Evaluating the impact of GLOSA (NordicWay research)


C-ITS services can deliver significant societal benefits. However, quantifying the effects remains a challenge due to the lack of large-scale implementations under real traffic conditions. This makes it difficult to make a statement about the societal gains. In collaboration with the Research Institutes of Sweden (RISE) and the municipalities of Gothenburg, Stockholm, and Uppsala in Sweden, Goudappel conducted research on the impact of C-ITS applications on traffic flow and livability at intersections. Specifically: Green Light Optimized Speed Advisory (GLOSA), Time to Red, Time to Green, and prioritization of different target groups.

Simulation as a research method

Evidence of (positive) effects can be found in the results of pilots and demonstrations, but the effects need to be demonstrable on a larger scale before deciding to implement C-ITS services. Simulation is an effective tool to help decision-makers understand the potential of technology under different implementation scenarios. The drawback of simulations is that they are not always representative of reality. In this research, we used microsimulations, allowing for a wide variation in the deployment of different behavioral parameters, the percentage of GLOSA in cars, and its (correct or incorrect) usage. This way, we can isolate the effects of a C-ITS application. By deploying different scenarios at different times during the day, we create situations that closely resemble street conditions.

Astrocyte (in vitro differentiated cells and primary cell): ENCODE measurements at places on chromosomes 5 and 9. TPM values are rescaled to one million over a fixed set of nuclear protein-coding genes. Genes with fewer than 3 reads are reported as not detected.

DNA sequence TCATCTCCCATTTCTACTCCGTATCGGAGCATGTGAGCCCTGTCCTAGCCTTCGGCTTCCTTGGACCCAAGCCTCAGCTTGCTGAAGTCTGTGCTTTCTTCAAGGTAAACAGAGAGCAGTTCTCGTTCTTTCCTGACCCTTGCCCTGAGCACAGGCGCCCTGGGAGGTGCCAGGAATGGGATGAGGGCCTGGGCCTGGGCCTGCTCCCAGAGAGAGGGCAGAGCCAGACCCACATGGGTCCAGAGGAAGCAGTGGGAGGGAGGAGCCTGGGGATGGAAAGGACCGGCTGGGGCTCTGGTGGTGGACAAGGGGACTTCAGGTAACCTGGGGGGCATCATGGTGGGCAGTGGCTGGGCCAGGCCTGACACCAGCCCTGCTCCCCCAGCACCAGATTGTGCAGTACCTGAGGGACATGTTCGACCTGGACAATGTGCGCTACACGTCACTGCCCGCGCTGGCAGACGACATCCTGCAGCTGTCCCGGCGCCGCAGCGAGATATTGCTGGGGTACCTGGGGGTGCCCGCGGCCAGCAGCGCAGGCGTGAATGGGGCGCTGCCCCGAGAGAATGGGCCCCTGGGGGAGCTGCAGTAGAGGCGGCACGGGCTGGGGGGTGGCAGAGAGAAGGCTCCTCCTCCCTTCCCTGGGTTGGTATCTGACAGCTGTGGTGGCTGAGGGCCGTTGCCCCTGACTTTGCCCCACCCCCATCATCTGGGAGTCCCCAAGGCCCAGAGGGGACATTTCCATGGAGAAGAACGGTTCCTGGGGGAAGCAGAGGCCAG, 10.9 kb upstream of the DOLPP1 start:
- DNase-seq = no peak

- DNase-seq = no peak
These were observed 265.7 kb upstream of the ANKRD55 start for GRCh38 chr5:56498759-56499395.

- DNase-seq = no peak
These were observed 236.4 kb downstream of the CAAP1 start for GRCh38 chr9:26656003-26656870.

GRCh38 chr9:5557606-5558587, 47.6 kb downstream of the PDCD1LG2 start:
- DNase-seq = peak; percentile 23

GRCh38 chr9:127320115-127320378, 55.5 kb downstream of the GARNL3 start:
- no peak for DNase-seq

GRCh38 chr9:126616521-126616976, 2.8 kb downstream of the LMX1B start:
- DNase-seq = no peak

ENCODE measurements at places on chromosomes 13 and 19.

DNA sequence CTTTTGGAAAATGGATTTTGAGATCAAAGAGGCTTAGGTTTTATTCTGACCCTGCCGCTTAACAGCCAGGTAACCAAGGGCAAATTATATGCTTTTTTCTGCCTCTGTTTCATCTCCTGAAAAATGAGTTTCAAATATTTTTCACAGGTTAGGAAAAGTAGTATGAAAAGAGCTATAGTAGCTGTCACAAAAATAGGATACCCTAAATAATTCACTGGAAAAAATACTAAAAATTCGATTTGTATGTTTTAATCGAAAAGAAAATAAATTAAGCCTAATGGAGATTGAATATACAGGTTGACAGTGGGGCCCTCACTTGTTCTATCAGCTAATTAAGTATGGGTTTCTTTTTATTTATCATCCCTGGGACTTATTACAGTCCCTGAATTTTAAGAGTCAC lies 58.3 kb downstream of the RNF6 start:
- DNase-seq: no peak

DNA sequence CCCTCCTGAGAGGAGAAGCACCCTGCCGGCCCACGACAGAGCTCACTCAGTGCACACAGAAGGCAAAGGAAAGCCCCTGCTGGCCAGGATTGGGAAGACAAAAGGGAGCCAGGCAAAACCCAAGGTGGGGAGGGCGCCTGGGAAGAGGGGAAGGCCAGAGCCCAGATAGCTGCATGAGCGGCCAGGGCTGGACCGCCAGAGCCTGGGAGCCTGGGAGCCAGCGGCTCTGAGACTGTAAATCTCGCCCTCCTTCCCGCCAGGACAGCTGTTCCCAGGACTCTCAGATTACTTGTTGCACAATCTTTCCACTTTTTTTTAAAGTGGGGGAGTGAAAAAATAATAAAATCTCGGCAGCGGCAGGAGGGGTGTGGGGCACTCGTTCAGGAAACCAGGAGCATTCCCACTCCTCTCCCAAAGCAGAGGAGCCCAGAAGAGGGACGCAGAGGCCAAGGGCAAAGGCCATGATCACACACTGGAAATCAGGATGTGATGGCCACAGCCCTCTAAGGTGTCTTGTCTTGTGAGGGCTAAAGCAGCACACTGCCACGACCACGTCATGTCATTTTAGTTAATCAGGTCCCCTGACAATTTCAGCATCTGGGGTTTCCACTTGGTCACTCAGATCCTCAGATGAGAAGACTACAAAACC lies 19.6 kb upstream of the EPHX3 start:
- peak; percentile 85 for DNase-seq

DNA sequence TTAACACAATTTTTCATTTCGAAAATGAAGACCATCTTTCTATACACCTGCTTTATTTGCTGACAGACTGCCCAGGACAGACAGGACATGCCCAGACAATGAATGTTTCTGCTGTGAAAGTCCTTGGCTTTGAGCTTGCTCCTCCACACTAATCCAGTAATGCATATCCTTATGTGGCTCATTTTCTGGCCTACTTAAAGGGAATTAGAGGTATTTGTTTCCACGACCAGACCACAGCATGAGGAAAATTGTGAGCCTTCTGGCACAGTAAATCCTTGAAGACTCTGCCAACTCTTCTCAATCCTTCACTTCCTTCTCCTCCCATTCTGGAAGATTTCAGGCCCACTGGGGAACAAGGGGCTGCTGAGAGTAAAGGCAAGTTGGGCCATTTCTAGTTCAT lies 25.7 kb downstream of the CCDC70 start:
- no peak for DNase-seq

Our approach

We focused on investigating different C-ITS applications at intersections. First, we explored realistic behavioral options and critical (technical) conditions for the success of GLOSA through literature research and causal diagrams. Then, we illustrated how these could be implemented in simulation to investigate the effects of the application. We used statistical analyses to explore dependencies between variables, resulting in societal effects.  


The findings revealed that there is a limited degree of improvement achievable through the deployment of GLOSA. This is dependent on various factors such as location, traffic situation, and current traffic control. Significant impact can be achieved on the number of stops, which may be desirable, for instance, to limit noise in a residential area. Interestingly, the reduction in the number of stops barely affects emissions. This can be explained by vehicles not coming to a complete stop but slowing down on average, potentially emitting more per driven kilometer. We observe a limited decrease in (CO2) emissions in some traffic situations when GLOSA is deployed on intersection corridors.

The societal effects, combined with the costs of the application, are applied in cost-benefit analyses to support decision-making. This enables road authorities to decide where GLOSA makes sense and what conditions a successful application must meet.

Client: Research Institutes of Sweden (RISE)
Year: 2021-2023

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